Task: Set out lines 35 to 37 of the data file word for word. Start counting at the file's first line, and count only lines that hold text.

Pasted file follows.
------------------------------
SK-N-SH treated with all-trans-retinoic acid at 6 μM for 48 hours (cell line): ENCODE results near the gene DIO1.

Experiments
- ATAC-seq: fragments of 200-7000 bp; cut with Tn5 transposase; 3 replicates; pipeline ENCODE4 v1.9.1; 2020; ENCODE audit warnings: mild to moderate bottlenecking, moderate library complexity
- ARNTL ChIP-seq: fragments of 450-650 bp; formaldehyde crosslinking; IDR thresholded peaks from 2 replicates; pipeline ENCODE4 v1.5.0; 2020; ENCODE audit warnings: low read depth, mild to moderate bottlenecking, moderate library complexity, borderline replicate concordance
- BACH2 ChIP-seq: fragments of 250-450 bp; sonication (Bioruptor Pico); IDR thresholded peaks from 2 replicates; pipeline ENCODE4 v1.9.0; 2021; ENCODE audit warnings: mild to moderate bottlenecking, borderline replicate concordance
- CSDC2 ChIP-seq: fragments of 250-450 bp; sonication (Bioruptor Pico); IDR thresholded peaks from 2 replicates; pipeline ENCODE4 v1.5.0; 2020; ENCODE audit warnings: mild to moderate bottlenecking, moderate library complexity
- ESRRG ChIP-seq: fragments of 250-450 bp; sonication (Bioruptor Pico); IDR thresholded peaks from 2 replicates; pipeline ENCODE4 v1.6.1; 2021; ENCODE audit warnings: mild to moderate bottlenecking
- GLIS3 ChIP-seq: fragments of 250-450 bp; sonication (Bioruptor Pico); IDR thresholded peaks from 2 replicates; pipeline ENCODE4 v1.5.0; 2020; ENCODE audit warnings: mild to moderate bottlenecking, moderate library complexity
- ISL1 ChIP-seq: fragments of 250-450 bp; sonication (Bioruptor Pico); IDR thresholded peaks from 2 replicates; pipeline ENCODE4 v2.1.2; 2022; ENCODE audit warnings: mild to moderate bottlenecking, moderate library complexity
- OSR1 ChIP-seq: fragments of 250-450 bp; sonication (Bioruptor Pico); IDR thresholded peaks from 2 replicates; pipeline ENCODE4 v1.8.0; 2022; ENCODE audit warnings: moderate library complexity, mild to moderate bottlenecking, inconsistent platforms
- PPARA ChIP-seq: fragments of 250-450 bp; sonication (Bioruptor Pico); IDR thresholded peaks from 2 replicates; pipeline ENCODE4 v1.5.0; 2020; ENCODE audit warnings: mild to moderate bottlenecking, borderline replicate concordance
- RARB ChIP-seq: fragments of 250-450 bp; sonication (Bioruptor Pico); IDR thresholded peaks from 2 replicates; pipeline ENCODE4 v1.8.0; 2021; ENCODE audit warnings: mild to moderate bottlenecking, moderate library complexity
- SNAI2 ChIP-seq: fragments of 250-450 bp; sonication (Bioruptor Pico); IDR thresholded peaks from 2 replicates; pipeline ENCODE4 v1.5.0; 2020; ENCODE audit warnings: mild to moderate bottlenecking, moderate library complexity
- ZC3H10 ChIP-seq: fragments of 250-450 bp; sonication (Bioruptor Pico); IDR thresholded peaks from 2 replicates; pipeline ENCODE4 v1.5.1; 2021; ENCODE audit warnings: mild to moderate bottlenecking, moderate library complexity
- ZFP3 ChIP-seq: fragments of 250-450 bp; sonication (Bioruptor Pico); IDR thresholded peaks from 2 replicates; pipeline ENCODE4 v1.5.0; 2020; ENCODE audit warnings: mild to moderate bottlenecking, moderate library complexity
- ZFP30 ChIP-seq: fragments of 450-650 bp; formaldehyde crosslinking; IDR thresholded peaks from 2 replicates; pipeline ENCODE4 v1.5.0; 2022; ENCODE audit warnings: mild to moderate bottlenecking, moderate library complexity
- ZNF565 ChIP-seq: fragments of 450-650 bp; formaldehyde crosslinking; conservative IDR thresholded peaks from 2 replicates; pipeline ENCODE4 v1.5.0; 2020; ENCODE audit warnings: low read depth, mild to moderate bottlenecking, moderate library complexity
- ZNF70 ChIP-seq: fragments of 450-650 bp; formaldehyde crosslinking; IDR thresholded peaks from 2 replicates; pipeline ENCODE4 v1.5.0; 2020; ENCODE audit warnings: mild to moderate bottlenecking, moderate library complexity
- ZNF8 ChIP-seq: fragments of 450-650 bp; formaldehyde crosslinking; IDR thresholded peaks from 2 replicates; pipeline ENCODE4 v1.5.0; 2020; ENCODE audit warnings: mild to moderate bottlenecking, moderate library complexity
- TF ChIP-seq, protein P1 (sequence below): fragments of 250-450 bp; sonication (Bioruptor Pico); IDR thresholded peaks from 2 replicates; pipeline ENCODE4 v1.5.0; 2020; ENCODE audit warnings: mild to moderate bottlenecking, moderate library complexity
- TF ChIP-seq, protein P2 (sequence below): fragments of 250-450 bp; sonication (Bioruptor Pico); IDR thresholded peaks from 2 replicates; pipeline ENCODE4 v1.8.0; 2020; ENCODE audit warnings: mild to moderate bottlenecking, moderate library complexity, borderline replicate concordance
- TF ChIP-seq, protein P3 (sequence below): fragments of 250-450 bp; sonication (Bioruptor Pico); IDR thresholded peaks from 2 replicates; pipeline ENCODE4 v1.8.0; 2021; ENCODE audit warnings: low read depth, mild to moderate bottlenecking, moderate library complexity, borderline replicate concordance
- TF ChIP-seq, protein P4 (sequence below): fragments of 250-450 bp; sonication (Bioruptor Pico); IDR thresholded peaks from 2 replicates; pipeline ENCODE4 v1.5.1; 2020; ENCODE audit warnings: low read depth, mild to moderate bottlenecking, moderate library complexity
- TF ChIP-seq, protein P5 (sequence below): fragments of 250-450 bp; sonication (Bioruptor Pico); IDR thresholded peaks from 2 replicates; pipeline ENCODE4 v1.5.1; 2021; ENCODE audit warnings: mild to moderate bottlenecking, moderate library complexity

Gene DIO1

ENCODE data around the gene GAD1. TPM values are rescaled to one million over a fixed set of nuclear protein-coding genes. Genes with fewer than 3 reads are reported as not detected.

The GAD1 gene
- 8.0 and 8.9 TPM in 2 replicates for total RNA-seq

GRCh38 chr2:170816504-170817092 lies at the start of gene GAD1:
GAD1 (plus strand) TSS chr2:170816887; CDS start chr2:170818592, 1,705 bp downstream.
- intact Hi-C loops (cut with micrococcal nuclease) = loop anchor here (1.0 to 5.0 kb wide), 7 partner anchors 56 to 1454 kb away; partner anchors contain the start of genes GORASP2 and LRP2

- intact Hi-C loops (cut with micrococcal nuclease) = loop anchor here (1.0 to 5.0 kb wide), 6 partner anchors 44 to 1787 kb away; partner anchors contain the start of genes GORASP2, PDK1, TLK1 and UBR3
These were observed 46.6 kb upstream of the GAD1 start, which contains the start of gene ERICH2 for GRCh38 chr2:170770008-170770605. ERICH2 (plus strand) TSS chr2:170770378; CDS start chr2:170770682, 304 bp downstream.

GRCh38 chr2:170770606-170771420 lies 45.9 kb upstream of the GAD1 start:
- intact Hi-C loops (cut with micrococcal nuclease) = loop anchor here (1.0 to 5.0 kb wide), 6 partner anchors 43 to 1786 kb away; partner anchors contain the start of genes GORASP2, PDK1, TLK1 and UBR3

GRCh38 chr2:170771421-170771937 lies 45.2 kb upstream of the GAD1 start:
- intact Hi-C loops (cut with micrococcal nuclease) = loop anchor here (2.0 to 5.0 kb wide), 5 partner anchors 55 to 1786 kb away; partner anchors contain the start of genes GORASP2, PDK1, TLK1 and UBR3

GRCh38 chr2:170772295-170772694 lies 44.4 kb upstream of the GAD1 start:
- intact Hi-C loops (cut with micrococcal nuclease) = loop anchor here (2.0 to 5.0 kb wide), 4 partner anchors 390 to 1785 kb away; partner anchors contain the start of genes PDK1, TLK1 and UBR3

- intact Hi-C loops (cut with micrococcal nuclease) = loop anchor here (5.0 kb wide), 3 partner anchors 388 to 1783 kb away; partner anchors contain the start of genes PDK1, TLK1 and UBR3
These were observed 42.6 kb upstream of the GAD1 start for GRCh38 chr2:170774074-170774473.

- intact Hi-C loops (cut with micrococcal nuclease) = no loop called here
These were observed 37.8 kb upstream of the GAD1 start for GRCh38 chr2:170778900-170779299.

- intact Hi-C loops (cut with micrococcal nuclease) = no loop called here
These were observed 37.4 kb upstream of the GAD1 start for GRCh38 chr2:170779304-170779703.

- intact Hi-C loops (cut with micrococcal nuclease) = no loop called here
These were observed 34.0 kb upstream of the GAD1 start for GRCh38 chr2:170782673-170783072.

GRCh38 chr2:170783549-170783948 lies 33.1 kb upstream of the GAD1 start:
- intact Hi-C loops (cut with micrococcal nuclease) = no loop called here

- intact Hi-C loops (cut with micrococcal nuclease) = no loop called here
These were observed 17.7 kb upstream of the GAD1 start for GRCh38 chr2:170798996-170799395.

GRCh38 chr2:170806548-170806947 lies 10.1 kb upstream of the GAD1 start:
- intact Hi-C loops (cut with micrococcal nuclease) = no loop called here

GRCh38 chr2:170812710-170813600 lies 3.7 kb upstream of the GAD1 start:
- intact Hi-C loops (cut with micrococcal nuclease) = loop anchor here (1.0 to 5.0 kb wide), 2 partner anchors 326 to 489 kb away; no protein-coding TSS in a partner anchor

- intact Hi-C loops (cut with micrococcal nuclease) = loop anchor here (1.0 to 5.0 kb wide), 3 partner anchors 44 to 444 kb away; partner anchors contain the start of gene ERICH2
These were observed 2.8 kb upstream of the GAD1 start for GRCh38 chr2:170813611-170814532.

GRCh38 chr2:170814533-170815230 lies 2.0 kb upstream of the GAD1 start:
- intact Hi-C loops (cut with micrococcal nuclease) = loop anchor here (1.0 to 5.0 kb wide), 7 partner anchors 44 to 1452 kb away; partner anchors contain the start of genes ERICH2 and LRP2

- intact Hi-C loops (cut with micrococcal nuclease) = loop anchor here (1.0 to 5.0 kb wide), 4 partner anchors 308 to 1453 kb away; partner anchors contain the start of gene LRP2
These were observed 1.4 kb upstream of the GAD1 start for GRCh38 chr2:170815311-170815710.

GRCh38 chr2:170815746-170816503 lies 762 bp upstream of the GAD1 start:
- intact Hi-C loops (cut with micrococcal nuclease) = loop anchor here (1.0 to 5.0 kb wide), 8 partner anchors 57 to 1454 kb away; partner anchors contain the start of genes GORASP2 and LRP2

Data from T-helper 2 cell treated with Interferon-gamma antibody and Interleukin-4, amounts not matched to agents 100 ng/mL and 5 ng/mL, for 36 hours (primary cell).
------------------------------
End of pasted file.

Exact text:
- intact Hi-C loops (cut with micrococcal nuclease) = loop anchor here (1.0 to 5.0 kb wide), 6 partner anchors 43 to 1786 kb away; partner anchors contain the start of genes GORASP2, PDK1, TLK1 and UBR3

GRCh38 chr2:170771421-170771937 lies 45.2 kb upstream of the GAD1 start:
- intact Hi-C loops (cut with micrococcal nuclease) = loop anchor here (2.0 to 5.0 kb wide), 5 partner anchors 55 to 1786 kb away; partner anchors contain the start of genes GORASP2, PDK1, TLK1 and UBR3